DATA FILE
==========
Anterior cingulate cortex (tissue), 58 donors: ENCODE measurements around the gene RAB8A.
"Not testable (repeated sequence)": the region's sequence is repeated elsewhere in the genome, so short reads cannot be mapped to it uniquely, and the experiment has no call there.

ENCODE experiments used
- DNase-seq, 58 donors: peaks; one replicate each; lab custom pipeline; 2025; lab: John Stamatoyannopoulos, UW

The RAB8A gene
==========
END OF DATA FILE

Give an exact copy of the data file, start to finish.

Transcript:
Anterior cingulate cortex (tissue), 58 donors: ENCODE measurements around the gene RAB8A.
"Not testable (repeated sequence)": the region's sequence is repeated elsewhere in the genome, so short reads cannot be mapped to it uniquely, and the experiment has no call there.

ENCODE experiments used
- DNase-seq, 58 donors: peaks; one replicate each; lab custom pipeline; 2025; lab: John Stamatoyannopoulos, UW

The RAB8A gene